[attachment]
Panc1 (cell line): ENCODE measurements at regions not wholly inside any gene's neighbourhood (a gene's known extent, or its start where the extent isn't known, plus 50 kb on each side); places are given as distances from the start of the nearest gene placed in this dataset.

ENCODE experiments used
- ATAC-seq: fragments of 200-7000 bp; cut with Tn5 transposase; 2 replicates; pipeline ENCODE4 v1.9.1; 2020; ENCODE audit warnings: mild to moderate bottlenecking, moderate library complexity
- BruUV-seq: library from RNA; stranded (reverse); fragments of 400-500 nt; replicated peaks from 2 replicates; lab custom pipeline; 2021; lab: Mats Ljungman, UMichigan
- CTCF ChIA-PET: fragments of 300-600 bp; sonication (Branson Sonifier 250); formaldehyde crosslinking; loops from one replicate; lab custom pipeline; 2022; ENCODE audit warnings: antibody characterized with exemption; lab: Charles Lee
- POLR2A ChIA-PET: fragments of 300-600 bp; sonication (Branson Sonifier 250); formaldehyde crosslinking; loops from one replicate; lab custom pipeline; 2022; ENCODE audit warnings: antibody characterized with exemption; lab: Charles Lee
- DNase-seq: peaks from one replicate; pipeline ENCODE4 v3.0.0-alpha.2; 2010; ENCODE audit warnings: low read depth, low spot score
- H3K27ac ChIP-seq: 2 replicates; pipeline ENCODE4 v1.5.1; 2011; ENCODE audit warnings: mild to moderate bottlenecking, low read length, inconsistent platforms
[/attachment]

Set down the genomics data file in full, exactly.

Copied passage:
Panc1 (cell line): ENCODE measurements at regions not wholly inside any gene's neighbourhood (a gene's known extent, or its start where the extent isn't known, plus 50 kb on each side); places are given as distances from the start of the nearest gene placed in this dataset.

ENCODE experiments used
- ATAC-seq: fragments of 200-7000 bp; cut with Tn5 transposase; 2 replicates; pipeline ENCODE4 v1.9.1; 2020; ENCODE audit warnings: mild to moderate bottlenecking, moderate library complexity
- BruUV-seq: library from RNA; stranded (reverse); fragments of 400-500 nt; replicated peaks from 2 replicates; lab custom pipeline; 2021; lab: Mats Ljungman, UMichigan
- CTCF ChIA-PET: fragments of 300-600 bp; sonication (Branson Sonifier 250); formaldehyde crosslinking; loops from one replicate; lab custom pipeline; 2022; ENCODE audit warnings: antibody characterized with exemption; lab: Charles Lee
- POLR2A ChIA-PET: fragments of 300-600 bp; sonication (Branson Sonifier 250); formaldehyde crosslinking; loops from one replicate; lab custom pipeline; 2022; ENCODE audit warnings: antibody characterized with exemption; lab: Charles Lee
- DNase-seq: peaks from one replicate; pipeline ENCODE4 v3.0.0-alpha.2; 2010; ENCODE audit warnings: low read depth, low spot score
- H3K27ac ChIP-seq: 2 replicates; pipeline ENCODE4 v1.5.1; 2011; ENCODE audit warnings: mild to moderate bottlenecking, low read length, inconsistent platforms